A step towards understanding cell mutations that cause a variety of human diseases, particularly in children -including that which brings about premature aging and early death - has been taken by researchers at the Hebrew University of Jerusalem Silberman Institute of Life Sciences and the John Hopkins University School of Medicine.
The scientists have focused their research on a study of induced mutations in the nuclear envelope of cells from the tiny C. elegans worm. Their aim is to thus provide clues towards a better understanding of mutations in proteins of the envelope of the cell nucleus in humans.
Such mutations, particularly in lamin (nuclear envelope) proteins A and C, cause many different diseases, including Hutchison Gilford progeria syndrome. Children with this disease develop premature aging and die usually before the age of 13. Other diseases brought about by these mutations include a form of muscular dystrophy, cardiomyopathy (a weakening of the heart muscle), and various other forms of irregular or retarded growth in childhood.
Jerry Barach | alfa
In depression the brain region for stress control is larger
20.09.2018 | Max-Planck-Institut für Kognitions- und Neurowissenschaften
Interfacial engineering core@shell nanoparticles for active and selective direct H2O2 generation
19.09.2018 | Science China Press
The building blocks of matter in our universe were formed in the first 10 microseconds of its existence, according to the currently accepted scientific picture. After the Big Bang about 13.7 billion years ago, matter consisted mainly of quarks and gluons, two types of elementary particles whose interactions are governed by quantum chromodynamics (QCD), the theory of strong interaction. In the early universe, these particles moved (nearly) freely in a quark-gluon plasma.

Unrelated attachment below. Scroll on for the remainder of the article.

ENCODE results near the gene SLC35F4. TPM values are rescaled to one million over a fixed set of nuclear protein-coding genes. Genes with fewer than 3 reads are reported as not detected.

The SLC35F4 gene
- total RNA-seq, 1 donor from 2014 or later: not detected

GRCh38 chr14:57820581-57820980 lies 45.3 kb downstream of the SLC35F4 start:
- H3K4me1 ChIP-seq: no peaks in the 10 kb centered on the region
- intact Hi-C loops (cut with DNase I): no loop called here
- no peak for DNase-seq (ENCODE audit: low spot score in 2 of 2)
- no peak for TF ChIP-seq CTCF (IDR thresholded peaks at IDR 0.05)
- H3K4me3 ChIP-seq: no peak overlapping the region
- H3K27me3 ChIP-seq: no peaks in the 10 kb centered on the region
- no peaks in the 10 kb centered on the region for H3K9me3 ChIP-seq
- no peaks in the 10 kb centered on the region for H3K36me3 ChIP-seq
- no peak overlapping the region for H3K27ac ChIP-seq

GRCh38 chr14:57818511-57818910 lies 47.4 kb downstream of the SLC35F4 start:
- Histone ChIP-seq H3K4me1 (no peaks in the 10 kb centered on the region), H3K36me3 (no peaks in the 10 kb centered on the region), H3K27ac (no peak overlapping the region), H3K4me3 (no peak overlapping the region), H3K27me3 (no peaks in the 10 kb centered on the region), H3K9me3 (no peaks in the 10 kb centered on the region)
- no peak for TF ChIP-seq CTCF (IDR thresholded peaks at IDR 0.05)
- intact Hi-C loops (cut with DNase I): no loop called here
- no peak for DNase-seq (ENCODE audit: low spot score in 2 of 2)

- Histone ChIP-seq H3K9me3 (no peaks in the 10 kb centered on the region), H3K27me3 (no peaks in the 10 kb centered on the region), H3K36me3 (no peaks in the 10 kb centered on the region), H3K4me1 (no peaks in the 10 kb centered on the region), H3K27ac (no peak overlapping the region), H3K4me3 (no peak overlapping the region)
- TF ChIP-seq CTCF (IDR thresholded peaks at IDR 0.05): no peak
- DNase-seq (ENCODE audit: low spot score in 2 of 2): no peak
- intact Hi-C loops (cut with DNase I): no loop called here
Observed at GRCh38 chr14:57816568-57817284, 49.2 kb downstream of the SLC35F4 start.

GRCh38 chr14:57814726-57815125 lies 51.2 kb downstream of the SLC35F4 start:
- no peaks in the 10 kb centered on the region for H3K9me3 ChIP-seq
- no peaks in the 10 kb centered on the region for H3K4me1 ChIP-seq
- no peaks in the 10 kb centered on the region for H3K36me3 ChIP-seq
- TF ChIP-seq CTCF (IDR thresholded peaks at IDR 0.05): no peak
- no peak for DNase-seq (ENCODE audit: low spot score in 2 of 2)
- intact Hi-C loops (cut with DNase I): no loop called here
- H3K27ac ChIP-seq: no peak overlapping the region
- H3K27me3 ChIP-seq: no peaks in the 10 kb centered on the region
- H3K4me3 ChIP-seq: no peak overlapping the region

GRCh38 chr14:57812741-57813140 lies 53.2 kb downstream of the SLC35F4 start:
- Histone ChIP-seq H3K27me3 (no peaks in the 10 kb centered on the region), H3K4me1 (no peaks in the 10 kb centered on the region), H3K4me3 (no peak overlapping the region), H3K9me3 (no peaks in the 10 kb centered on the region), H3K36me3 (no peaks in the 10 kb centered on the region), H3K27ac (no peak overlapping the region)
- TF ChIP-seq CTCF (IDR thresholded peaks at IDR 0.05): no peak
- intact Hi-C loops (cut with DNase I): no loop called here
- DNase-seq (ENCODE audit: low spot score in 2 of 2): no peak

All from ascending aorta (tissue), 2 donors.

This is a joint press release of University Muenster and Heidelberg as well as the GSI Helmholtzzentrum für Schwerionenforschung in Darmstadt.
Then, in a phase transition, they combined and formed hadrons, among them the building blocks of atomic nuclei, protons and neutrons. In the current issue of...
Thin-film solar cells made of crystalline silicon are inexpensive and achieve efficiencies of a good 14 percent. However, they could do even better if their shiny surfaces reflected less light. A team led by Prof. Christiane Becker from the Helmholtz-Zentrum Berlin (HZB) has now patented a sophisticated new solution to this problem.
"It is not enough simply to bring more light into the cell," says Christiane Becker. Such surface structures can even ultimately reduce the efficiency by...
A study in the journal Bulletin of Marine Science describes a new, blood-red species of octocoral found in Panama. The species in the genus Thesea was discovered in the threatened low-light reef environment on Hannibal Bank, 60 kilometers off mainland Pacific Panama, by researchers at the Smithsonian Tropical Research Institute in Panama (STRI) and the Centro de Investigación en Ciencias del Mar y Limnología (CIMAR) at the University of Costa Rica.
Scientists established the new species, Thesea dalioi, by comparing its physical traits, such as branch thickness and the bright red colony color, with the...
Scientists have succeeded in observing the first long-distance transfer of information in a magnetic group of materials known as antiferromagnets.
An international team of researchers has mapped Nemo's genome, providing the research community with an invaluable resource to decode the response of fish to...
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